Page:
Wapner flawlessly weaves the three threads of Gleevec’s beginnings into a tightly knit fabric: how viruses subvert normal cell division genes into killer oncogenes, the development of kinase inhibitors, and the Philadelphia chromosome tale. The success was most stunning in the sickest patients. She writes:
“The responses began within a week after starting STI-571. Among several dying patients, white blood cell counts dropped, making room for restorative red blood cells to proliferate and heal the body. The color returned to their faces. They gained strength. They got up and out of their wheelchairs and walked out of the hospital.”
Wapner also captures Dr. Druker’s realization that what he’d predicted had actually happened, as the first patients brought back from the brink of death tearfully thanked him. “I realized they were so far ahead of me. They already accepted that this drug had worked and had changed their lives,” Dr. Druker said.
Gleevec was 41 years in the making, from 1960, when two young medical researchers in Philadelphia noted an unusual tiny chromosome that their leukemia patients shared, to FDA approval in 2001. Writes Wapner, with hindsight, “The story of how the Philadelphia chromosome led to CML was like a hundred painters applying brushes to a canvas at some time or another over twenty-five years, driven only by curiosity and, sometimes, a vague hope that their work might eventually be relevant to human cancer. There’d been no final picture in mind and no awareness that they were even painting something together. And yet there it was. A scientific masterpiece.”
On May 17, Peter Nowell, Janet Rowley, and Brian Druker will share the
Albany Medical Center Prize in Medicine and Biomedical Research for their work on Gleevec. “Their collective achievements opened new fields of cancer research and have improved the lives of many,” said Joseph R. Testa, Ph.D., co-director of the Cancer Biology Program at the Fox Chase Cancer Center. Dr. Hungerford died in 1993, at age 66, of lung cancer.
The Gleevec story didn’t end with Erin’s rare cancer, CML. Gleevec is currently approved in the U.S. to treat 10 cancers, and has been tweaked so that patients whose cells become resistant can continue to benefit. And Druker has developed other drugs for when resistance persists, always staying one step ahead of the cancer.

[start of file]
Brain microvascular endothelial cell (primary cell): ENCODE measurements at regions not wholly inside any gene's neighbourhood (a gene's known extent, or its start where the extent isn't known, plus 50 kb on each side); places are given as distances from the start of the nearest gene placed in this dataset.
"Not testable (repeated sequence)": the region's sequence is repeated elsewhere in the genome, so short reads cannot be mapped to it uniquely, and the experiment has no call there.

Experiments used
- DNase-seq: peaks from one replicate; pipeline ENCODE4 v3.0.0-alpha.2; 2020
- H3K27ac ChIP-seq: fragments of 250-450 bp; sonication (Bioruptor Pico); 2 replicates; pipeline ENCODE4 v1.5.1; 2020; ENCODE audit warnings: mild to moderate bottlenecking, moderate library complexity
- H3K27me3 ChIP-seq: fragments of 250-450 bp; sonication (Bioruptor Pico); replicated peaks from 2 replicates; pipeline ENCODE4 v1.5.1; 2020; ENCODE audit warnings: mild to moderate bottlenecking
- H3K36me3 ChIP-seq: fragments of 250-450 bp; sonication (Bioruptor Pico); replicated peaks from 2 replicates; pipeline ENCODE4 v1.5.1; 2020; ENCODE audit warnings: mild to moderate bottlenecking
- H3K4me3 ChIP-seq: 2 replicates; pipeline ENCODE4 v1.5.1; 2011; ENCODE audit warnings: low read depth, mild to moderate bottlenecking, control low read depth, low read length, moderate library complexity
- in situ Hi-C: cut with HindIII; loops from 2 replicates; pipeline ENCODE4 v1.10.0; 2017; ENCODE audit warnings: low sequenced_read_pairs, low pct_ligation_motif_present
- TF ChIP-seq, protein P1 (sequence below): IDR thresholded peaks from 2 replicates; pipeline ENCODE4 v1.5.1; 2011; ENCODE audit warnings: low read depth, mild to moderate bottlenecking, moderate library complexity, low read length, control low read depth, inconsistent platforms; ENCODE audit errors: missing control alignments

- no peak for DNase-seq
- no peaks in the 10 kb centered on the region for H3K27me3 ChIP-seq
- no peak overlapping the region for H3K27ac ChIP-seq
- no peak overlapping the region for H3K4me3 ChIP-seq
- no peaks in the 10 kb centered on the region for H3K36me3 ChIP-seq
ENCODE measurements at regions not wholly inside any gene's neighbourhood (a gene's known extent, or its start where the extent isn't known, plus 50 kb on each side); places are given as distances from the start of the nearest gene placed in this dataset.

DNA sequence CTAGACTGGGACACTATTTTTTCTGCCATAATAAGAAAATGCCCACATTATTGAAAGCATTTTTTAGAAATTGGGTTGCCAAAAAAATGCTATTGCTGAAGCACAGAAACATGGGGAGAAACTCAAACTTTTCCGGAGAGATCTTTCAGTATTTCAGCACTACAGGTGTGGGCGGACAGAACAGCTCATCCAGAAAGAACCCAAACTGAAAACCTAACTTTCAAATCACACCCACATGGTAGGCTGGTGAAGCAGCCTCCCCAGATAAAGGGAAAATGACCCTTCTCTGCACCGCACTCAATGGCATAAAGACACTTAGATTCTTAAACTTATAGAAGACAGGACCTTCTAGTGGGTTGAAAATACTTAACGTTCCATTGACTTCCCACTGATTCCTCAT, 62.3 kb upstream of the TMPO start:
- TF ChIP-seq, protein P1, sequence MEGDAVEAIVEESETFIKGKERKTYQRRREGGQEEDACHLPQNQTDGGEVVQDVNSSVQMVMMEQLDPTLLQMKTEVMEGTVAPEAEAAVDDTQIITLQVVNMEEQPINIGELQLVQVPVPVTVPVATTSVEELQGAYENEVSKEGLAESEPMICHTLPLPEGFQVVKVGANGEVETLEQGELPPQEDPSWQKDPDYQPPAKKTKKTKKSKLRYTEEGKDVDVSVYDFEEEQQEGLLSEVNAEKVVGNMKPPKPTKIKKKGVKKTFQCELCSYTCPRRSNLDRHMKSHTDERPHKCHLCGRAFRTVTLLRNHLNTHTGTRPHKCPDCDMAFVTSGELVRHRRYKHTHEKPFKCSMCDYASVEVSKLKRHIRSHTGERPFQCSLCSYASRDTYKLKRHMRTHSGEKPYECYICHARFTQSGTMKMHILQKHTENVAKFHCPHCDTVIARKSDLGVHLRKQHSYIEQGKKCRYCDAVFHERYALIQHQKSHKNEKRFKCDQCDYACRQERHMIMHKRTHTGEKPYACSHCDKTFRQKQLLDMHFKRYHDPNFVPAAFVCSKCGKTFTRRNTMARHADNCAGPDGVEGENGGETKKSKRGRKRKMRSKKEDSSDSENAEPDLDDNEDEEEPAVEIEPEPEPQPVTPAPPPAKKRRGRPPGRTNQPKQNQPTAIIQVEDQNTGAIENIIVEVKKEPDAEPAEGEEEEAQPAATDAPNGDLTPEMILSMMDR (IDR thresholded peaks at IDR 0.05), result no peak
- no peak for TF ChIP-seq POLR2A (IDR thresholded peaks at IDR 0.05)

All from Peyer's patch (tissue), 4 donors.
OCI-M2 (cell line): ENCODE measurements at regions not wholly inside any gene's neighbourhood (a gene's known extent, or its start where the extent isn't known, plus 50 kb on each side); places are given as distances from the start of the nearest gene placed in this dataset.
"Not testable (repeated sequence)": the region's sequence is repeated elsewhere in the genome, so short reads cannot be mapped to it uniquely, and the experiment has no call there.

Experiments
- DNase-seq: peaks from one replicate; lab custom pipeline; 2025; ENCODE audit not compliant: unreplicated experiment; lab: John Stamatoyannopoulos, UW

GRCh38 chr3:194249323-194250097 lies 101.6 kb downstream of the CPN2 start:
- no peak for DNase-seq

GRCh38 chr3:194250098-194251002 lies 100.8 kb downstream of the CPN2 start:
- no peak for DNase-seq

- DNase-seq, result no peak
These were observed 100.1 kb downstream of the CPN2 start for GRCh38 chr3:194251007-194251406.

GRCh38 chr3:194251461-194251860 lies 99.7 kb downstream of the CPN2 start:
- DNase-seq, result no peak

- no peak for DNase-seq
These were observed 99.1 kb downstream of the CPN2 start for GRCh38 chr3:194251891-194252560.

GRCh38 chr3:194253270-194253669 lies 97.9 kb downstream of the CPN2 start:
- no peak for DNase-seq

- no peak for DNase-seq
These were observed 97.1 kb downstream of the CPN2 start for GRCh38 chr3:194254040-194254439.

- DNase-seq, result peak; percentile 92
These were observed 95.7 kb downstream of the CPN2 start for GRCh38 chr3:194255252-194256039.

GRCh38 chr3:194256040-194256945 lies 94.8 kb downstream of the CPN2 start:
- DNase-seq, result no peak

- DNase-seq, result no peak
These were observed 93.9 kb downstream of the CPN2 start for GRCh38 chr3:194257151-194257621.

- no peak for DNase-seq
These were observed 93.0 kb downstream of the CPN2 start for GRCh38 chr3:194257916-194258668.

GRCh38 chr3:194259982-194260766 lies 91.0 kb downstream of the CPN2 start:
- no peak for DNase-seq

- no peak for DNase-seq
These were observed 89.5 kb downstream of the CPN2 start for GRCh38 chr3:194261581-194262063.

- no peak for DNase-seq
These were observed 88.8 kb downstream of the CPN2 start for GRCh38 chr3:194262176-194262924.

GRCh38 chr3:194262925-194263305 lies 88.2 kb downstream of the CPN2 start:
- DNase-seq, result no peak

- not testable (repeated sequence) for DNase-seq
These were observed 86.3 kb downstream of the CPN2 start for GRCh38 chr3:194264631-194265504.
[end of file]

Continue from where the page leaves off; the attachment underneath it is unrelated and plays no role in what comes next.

More than fifteen kinase inhibitors have been FDA-approved, treating different cancers, with 500 more in clinical trials at half that many companies. Gleevec led the way.
“This type of targeted therapy is the future of cancer drug therapy and the future is here,” said Druker on learning of the Albany prize. “With the technology we have available today, what took 40 years — the discovery of the Philadelphia chromosome to the approval of Gleevec — can happen in a matter of months. It’s an exciting time to work in this field.”
THE PHILADELPHIA CANCER STORY: THE SEQUEL
A small molecule like Gleevec is only one new way to combat cancer. A completely different type of cancer treatment based on an engineered immune system molecule is unfolding, again in Philadelphia, right now. Novartis, sponsor of Gleevec, has given $20 million to build a facility for “chimeric antigen receptor,” or CAR, technology, on the Penn campus. CAR technology is in clinical trials to treat several cancers and HIV infection.
A chimeric antigen receptor is part T cell receptor, part antibody segment, its mosaic gene delivered aboard lentivirus (disabled HIV) to T cells. The CAR leads the T cells to the cancer cells distinguished by their many copies of the corresponding antigen. Zelig Eshhar, at the Weizmann Institute of Science, originated the general idea of retooling T cell receptors in the 1980s .
CAR technology was pioneered on patients with acute lymphoblastic leukemia (ALL), which affects 70,000 people in the U.S.. The New York Times chronicled the recovery of 6-year-old Emma Whitehead. Bruce Levine, one of the inventors of CAR technology with Carl June and others, told me all about Emma and the other patients now in complete remission, at a recent gene therapy conference – which I’ll cover in a future blog.
Let’s celebrate the translation of knowledge of the basic life sciences — cell biology, biochemistry, genetics, and immunology — into saving lives.]]>
SUNY Stony Brook, Fall semester, 1973. 500+ wannabe doctors pack into the lecture hall, squinting as a small figure up front slaps down overheads, scribbling CHNOPS atoms and various dots and dashes, changing the acetate sheets faster than any human brain can register them.… Read the rest]]>
SUNY Stony Brook, Fall semester, 1973. 500+ wannabe doctors pack into the lecture hall, squinting as a small figure up front slaps down overheads, scribbling CHNOPS atoms and various dots and dashes, changing the acetate sheets faster than any human brain can register them. Each night after a lecture, like fatty acids emanating from the glycerol backbone of a triglyceride, we’d align in the library to copy the incomprehensible overheads at 3 Xerox machines.
Stony Brook University, Fall Semester, 2012. The professor, wearing a remote microphone and holding an iPad, walks about the cavernous lecture hall, as the students, in groups, work problems, helped by a troop of last year’s students. The entire event is available online for those who can’t make it to class.